The eye catching headlines on July 17 relating to the relaxation of foreign direct investment (FDI) limits in a number of sectors were certainly impressive. They appeared to convey the impression that a round of “big bang” reforms was under way, this time through a sweeping liberalisation of FDI rules in several key sectors, including telecom, defence, commodity exchanges, power exchanges and insurance. Certain sectors, however, did not share the munificence. They include civil aviation and media, where relaxations were anticipated.

No red tape

Not only could the FDIs go up to 100 per cent in certain cases (notably telecom), but the procedure has been eased. Investment approvals in many sectors will now come under the automatic route instead of through the more cumbersome procedures of the Foreign Investment Promotion Board (FIPB).

Some of these measures were anticipated, more likely wished for by protagonists of reform. The government did spring a surprise by announcing relaxations in so many sectors at one go. The avowed objective is to reverse the negative sentiment among overseas investors.

The expectation is that even over the near-term, foreign money will start coming back. That, in turn, should stabilise the rupee which has been depreciating rapidly. Looming large in government’s thinking is the size of the current account deficit, which at 5 per cent of the gross domestic product (GDP) in March 2013 (about Rs.90,000 crore) is clearly unsustainable. Adding to the pressure points are the persistently high oil prices. The rupee’s fall by nearly 5.5 per cent in June will inflate the petroleum import bill offsetting any tangible gains that might accrue from the sharply lower gold imports in June.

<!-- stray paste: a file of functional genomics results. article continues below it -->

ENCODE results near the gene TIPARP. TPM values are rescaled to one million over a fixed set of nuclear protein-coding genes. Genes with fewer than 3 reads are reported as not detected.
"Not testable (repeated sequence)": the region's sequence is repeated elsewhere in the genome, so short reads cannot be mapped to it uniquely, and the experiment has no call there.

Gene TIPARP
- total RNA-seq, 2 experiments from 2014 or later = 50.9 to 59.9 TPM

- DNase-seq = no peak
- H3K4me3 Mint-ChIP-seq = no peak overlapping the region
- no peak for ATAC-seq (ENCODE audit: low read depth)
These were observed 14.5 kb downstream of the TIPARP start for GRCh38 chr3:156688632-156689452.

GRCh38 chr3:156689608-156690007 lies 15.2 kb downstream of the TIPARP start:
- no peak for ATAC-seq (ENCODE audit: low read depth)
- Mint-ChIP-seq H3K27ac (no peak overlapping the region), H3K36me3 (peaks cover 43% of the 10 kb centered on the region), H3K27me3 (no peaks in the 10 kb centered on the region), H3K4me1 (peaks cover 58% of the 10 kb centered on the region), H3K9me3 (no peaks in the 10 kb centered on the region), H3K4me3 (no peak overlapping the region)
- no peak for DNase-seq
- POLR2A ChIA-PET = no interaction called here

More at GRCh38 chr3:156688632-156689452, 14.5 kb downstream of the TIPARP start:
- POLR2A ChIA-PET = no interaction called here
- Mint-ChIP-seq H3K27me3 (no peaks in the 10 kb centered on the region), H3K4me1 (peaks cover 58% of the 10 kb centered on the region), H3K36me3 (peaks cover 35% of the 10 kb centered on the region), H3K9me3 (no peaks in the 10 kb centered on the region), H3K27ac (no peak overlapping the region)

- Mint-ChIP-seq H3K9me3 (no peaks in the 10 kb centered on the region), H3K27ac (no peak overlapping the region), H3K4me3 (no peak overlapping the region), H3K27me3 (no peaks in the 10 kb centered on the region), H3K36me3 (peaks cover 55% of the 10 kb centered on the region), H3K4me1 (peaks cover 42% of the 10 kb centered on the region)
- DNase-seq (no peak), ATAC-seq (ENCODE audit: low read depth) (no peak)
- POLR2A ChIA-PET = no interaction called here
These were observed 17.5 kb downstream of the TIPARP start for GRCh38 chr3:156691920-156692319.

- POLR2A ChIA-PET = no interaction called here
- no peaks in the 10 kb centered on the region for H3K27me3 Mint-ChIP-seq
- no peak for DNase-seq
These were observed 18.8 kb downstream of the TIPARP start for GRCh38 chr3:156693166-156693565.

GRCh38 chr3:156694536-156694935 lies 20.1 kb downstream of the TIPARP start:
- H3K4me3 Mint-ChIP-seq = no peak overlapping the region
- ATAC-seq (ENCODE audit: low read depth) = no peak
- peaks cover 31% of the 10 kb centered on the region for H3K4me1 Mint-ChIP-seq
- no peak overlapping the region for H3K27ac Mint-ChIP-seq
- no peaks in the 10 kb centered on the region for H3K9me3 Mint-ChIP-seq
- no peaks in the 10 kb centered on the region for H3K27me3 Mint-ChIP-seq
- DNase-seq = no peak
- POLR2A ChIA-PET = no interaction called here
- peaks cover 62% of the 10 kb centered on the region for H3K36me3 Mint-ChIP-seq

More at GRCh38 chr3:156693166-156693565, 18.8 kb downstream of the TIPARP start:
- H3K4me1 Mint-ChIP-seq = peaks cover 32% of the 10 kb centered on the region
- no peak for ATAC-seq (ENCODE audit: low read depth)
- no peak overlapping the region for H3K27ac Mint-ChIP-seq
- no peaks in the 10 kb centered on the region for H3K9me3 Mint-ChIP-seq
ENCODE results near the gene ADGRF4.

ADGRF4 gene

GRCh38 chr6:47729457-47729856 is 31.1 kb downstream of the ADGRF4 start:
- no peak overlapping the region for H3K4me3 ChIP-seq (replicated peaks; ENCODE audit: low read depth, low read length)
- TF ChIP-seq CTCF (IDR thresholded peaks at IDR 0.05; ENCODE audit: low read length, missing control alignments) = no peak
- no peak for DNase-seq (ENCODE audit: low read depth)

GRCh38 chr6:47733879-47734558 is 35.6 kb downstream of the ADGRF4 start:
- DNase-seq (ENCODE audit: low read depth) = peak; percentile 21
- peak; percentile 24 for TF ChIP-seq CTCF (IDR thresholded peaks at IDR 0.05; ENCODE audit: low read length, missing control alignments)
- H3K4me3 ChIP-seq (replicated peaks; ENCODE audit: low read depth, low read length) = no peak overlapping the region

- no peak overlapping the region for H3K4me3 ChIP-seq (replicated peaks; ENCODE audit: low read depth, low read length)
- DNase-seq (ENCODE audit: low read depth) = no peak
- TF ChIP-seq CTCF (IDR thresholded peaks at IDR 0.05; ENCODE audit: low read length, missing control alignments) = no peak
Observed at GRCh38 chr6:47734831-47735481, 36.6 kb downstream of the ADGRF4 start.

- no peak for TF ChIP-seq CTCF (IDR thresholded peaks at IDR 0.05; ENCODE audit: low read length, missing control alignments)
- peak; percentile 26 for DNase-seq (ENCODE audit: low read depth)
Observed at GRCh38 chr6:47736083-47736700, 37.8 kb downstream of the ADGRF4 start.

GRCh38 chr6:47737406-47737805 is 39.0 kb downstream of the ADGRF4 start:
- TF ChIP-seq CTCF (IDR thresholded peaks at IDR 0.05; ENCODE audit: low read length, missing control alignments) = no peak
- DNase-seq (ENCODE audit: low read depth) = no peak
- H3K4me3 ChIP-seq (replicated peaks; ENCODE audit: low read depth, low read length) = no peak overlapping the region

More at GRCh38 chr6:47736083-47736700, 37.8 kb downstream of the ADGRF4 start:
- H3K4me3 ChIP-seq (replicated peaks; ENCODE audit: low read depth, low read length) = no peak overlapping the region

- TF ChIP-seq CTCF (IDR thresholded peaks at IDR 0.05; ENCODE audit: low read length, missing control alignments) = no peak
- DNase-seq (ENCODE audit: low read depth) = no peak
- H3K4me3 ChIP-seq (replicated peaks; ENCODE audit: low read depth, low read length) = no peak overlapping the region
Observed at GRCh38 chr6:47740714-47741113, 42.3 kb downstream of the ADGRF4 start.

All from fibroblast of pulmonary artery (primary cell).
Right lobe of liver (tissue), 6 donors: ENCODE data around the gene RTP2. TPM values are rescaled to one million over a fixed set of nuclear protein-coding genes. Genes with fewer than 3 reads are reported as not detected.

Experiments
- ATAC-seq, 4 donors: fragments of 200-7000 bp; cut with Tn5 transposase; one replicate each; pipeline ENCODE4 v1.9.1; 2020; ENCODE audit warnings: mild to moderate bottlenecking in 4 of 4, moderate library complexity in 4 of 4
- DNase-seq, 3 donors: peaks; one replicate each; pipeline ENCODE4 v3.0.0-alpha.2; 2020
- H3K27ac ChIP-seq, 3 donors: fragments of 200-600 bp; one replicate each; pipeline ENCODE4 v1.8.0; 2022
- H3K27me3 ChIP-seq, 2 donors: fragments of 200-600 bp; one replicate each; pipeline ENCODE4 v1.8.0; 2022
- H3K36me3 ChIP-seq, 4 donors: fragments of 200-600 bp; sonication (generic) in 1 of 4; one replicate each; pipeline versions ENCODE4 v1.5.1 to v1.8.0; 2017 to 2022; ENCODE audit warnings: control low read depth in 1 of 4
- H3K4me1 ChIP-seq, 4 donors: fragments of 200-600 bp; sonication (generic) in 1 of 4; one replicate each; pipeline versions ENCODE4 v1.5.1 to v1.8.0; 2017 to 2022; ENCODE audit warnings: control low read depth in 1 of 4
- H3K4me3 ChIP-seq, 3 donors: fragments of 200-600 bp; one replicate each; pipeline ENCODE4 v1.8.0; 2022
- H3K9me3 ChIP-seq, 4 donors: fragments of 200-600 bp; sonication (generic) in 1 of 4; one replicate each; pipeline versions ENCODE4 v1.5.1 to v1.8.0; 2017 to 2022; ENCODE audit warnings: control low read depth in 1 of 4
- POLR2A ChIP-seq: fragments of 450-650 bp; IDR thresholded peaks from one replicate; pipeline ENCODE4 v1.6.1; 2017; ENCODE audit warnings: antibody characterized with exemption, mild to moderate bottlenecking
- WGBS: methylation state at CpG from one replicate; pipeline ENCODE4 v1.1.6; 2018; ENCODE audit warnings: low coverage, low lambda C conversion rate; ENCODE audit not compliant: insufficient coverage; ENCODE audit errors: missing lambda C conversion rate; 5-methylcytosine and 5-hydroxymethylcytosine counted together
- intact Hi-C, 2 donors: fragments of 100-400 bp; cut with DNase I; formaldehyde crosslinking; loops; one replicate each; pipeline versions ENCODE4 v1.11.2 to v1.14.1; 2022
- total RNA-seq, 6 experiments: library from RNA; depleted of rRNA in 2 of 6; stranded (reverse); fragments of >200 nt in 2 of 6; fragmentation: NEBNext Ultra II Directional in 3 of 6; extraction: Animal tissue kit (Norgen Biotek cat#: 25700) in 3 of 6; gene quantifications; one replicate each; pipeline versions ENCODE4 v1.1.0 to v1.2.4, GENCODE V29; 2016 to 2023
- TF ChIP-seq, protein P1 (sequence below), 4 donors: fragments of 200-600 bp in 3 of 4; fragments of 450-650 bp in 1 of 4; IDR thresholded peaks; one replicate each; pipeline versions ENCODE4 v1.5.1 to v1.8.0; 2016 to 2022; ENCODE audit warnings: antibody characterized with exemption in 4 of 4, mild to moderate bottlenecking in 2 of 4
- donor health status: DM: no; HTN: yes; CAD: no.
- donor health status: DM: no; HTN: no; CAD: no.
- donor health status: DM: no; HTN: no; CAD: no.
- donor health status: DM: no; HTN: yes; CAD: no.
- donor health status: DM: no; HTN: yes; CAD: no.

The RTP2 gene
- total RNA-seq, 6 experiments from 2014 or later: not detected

Unfazed reaction

However, the financial markets were not particularly impressed. The bellwether stock indices did not respond as favourably as one would have hoped for. The rupee slipped from a two-week high to close at 59.34 to the dollar. (It closed the week at 59.35 on July 19)

If the government hoped for immediate results, it must have been disappointed. But realistically, FDI relaxations can impact only over time. How friendly are they to serious investors?

A few points are relevant here. One, the impression that the guidelines are final and can be acted upon is not correct. The Cabinet has to approve these. Even if that is seen to be routine — after all senior ministers are behind the guidelines — there are individual cases, notably the decision to raise the FDI cap in insurance to 49 per cent that require further approvals. The insurance bill incorporating the change is before Parliament, its passage might be contentious.

Two, while procedures for approving the investments have been simplified, the government — through the FIPB — still retains powers to approve the investments. In nearly all cases, for instance, where 100 per cent FDI will be permitted, up to 49 per cent will be cleared under the automatic route and the balance by the FIPB. Three, from the point of view of overseas investors, the guidelines might be most welcome but putting money in India at this juncture could be a difficult proposition for a variety of reasons.

Bad omen

In what could be a bad omen, two large overseas companies pulled out of their large projects almost at the very moment government announced the new FDI guidelines.

On Tuesday, Korea’s Posco announced its decision to exit from a $5.3 billion steel project in Karnataka citing difficulties in acquiring land and access to iron ore. Much the same reasons were cited by ArcelorMittal, the world’s largest steelmaker while shelving its $7 billion project in Odisha.

To be sure, both the investors have not abandoned India. Posco continues to pursue its $10 billion mega steel project in Odisha, said to be the single largest FDI till date.

ArcelorMittal has plans on Jharkand. Also pertinent, the global steel industry is in doldrums and these companies are very big players in the international scene.

At the very least, their pull-out ought to send out wrong signals to prospective investors. India might have become an easier place to enter but continues to be a difficult place to execute their projects.

narasimhan.crl@thehindu.co.in